Mission-driven research, in combination with vertical integration, can have tremendous advantages. It organises the research effort in a way that best achieves the goals important to society. It will lead to the creation of multidisciplinary teams of researchers and encourage collaborations beyond the boundaries of disciplines and institutions. It may also bring new expertise to bear on important problems.

But ideally integration of universities with the rest of society would not just happen in research. We need (for example) businesses to tell the teaching staff of universities the skill sets they need graduates to have. And we need educators to prepare students better for their lives outside of university.

So what to do? A good starting point is to consider an aptitude or skill which (if widely enough dispersed) could increase our chances of succeeding in one of the headline grand challenges.

For instance, we are in general not very good at making decisions which reflect our longer-term well-being. And this cognitive weakness undermines almost all collective effort to address our real needs. So a major task for higher education would be to work how to improve this capacity across whole societies. But the task is not merely theoretical: it is practical – you need to actually do it.

Such an undertaking expands rapidly not only across disciplines (can art, for instance, instill prudence – as Poussin claimed?) but into the business world – where some of the largest commercial entities like pension funds and insurance companies have a deep interest in promoting prudent behaviour. And, of course, this is in alignment with the conditions for successful democracies, in which the passions and rhetoric of the day win out against the long-term project of creating a civilised society.

Or consider the capacity to form stable and satisfying long-term relationships. This capacity is poorly distributed and the consequences (at present) are vast and unfortunate. It may be that we understand quite a lot about how good relationships are established and maintained, but this knowledge is mostly inert. We don’t know how to make this ability normal and pervasive in the western world.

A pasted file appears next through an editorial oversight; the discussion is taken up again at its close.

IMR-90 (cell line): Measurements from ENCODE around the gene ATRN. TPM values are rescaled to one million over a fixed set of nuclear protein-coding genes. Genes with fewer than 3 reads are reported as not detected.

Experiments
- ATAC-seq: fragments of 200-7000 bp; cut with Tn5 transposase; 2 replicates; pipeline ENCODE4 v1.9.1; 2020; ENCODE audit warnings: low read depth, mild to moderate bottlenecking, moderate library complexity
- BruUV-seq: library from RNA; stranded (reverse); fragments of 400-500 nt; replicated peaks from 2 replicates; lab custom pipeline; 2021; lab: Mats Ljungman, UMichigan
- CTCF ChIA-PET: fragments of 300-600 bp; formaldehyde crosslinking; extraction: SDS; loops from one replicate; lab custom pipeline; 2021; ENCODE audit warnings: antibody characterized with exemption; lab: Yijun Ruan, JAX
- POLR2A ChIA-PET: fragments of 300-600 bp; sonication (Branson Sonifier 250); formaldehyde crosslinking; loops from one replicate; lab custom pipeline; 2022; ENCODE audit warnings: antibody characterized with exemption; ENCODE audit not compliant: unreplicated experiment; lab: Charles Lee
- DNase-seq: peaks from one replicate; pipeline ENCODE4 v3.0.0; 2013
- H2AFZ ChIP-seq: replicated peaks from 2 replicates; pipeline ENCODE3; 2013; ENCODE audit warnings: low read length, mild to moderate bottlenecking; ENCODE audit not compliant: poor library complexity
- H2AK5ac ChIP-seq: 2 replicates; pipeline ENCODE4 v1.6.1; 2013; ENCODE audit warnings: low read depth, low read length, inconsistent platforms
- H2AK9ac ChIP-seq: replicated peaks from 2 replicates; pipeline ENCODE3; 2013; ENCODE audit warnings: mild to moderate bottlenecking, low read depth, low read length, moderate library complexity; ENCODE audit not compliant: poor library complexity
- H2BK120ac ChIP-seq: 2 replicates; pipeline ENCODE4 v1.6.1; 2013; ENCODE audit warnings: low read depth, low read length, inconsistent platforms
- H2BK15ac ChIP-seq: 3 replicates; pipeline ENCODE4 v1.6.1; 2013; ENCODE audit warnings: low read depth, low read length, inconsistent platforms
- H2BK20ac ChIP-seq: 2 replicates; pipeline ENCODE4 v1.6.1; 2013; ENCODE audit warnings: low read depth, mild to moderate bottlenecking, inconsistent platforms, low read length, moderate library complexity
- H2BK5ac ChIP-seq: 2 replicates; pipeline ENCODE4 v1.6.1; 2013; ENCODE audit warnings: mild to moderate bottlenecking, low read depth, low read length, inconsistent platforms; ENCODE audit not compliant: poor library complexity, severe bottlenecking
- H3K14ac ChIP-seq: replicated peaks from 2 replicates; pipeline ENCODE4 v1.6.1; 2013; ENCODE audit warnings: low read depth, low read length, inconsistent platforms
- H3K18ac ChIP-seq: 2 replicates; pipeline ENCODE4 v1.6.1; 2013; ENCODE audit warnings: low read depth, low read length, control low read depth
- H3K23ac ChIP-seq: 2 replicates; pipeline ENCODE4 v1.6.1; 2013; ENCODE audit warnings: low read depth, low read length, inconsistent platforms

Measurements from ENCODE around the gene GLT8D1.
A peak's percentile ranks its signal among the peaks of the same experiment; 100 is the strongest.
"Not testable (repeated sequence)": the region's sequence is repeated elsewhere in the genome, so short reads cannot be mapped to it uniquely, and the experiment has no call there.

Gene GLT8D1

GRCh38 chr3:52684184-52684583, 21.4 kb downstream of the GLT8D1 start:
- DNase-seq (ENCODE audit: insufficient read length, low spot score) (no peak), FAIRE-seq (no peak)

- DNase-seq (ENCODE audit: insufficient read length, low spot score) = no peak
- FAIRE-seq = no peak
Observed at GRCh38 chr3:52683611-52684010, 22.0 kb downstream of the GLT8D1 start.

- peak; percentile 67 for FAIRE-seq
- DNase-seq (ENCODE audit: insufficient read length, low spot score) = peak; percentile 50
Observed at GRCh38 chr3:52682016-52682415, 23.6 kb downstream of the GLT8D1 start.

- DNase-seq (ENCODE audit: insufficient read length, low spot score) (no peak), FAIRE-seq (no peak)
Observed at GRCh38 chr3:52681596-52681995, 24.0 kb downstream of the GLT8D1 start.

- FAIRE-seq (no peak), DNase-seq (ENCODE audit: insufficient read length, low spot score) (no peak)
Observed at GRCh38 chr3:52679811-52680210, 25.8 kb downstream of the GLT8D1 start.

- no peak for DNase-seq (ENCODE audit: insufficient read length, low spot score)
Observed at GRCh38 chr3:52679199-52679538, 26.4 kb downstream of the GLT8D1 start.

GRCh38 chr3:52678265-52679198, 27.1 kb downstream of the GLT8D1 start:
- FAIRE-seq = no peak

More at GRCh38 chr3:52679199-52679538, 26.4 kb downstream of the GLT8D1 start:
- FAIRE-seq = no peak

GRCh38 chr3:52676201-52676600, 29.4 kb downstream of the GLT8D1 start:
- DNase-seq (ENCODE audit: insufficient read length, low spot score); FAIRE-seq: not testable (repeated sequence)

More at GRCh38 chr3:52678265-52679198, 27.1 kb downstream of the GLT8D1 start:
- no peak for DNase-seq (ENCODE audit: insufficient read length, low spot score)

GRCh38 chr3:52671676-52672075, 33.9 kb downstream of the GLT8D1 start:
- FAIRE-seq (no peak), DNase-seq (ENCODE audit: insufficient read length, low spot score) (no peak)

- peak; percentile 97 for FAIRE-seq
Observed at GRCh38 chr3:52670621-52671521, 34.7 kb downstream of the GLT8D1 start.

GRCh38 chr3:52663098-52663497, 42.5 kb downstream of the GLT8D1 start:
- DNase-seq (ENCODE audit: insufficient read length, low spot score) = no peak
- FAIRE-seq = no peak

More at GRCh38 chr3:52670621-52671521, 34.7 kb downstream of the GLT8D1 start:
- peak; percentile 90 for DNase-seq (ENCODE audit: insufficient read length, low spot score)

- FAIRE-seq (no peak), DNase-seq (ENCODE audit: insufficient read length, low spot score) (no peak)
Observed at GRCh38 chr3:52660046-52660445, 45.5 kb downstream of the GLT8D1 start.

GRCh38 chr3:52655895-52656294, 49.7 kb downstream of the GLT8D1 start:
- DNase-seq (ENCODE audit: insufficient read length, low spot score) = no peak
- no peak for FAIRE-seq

But it may well be that improving the quality of our relationships is an important factor in tackling many other huge issues: the funding of retirement, the improvement of early years education, age care, the quality of mental health.

The point is to see how integrated these great tasks are. And that the ideal of an integrated response provides universities with a massive opportunity – although growing into these opportunities may involve some awkward transitions.

It may well be – for instance – that it is only through much deeper and more intelligent relations with commerce that it is actually possible to harness the resources necessary for the task. And that is a hard thought for universities to address. The vertical integration of research is an ideal founded on devotion to the common good; it harnesses commerce not because it is commercially minded – but commerce is such an elemental feature of how the world works that it plays an inevitable part in addressing our grandest challenges.

Read more provocations at The Conversation and at Griffith REVIEW.